The case can be made that all the representative elements along the fourth octet ray, (carbon, silicon, germanium, tin and lead) should be considere magic numbers in the context of binding energy. Also it has been suggested that element number 14, (silicon), should be considered [2].

Why should binding energy drop when moving from the carbon group to the nitrogen group elements in the periodic table? This is the point where inverted multiplets occur and vectors change from their original orientation.  Why? Because there is a polarity barrier within the atom, and once over the barrier, then a resultant binding energy changes from the positive to negative field.

Source: Puddephatt, R. J. and Monaghan, P.K. 1986. The Periodic Table of the Elements. Oxford Chemistry Series 32, Second Edition. Clarendon Press, p. 33.
Source: Puddephatt, R. J. and Monaghan, P.K. 1986. The Periodic Table of the Elements. Oxford Chemistry Series 32, Second Edition. Clarendon Press, p. 72.


J. H. Hamilton and J. A. Maruhn working with exotic nuclei found half-filled shell stability.  “Conversely, among deformed nuclei the ‘hardest ones,’ namely the ones with the greatest stability in their properties, are the ones that are farthest from any spherical magic number:  their shells are half filled in regard to both neutrons and protons” [3]. Why should half-filled shells provide stability?  We usually think of filled shells as providing this function.  The case can be made that the stability of half-filled shells is caused at that point by resistance in moving the fermions into a positive or negative field different from its present location.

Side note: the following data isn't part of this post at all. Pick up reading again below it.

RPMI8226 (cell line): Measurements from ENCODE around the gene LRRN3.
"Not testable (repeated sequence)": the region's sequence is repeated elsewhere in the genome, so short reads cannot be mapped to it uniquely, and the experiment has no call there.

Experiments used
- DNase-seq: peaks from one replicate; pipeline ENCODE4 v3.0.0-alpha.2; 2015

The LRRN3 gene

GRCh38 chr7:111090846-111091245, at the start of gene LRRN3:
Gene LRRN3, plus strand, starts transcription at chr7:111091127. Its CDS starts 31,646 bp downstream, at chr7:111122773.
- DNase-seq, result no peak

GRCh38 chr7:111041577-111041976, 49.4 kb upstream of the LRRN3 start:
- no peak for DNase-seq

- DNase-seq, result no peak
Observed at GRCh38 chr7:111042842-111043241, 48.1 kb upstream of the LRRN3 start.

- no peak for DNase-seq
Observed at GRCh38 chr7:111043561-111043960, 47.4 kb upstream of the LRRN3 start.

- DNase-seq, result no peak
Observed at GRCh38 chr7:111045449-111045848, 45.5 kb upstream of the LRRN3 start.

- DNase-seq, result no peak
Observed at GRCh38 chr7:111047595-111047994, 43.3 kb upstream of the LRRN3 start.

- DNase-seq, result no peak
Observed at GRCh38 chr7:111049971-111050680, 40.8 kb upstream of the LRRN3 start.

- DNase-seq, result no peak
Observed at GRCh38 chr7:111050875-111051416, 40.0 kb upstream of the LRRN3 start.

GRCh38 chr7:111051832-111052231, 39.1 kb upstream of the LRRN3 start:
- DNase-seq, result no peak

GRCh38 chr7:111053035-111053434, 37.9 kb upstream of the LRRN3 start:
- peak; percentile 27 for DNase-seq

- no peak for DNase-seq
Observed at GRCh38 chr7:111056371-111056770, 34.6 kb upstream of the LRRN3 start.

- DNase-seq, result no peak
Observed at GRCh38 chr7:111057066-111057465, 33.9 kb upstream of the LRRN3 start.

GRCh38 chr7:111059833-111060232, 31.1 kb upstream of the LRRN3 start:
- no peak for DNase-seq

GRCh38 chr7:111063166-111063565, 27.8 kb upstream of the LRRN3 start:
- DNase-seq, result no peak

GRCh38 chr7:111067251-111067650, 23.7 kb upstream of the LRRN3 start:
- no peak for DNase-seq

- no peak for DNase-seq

If we look at elements with neutrons of magic numbers from the basis of the Circular Model, then we see the stability comes from "sliders" filling a complete shell in a manner not considered before, and secondly, from the polarity barrier hypothesis of half-filled shell flips of the Circular Model of the Atom.

While the nuclear shell model meets the issue of "magic numbers" and energy levels, it doesn't address the deformed core issue.  Closed shells are usually regarded as symmetric, but a large quadropole moment denotes a deformed nucleus. Deformations suggested by quadropole radiation were much greater than could be accounted for by the shell model.  A "liquid drop" model was developed, that addressed the quadropole problem, but eventually a "collective model" incorporating aspects of both was developed. But, the basic problem hasn't been solved, namely two nuclear theories incapable of integration into a rational single theory. The Circular Model of the Atom with distinct positive and negative fields is the basis of the deformed core.  When the "Lanthanide Contraction" is combined with the Circular Model, it gives distinct evidence that increased negativity in a system has a contracting effect on that system. In the nuclear core case the deformation from spherical is in the range of 7% [4].  The range of this inequality evinces the subtle aspects of broken symmetry in the nuclear strong force. Non-stoichiometric compounds formation is evidence of broken symmetry at the electromagnetic level. The gravitational force range suggests broken symmetry is universal. Features of half-filled shell characteristics subtly crop up through in all physical processes.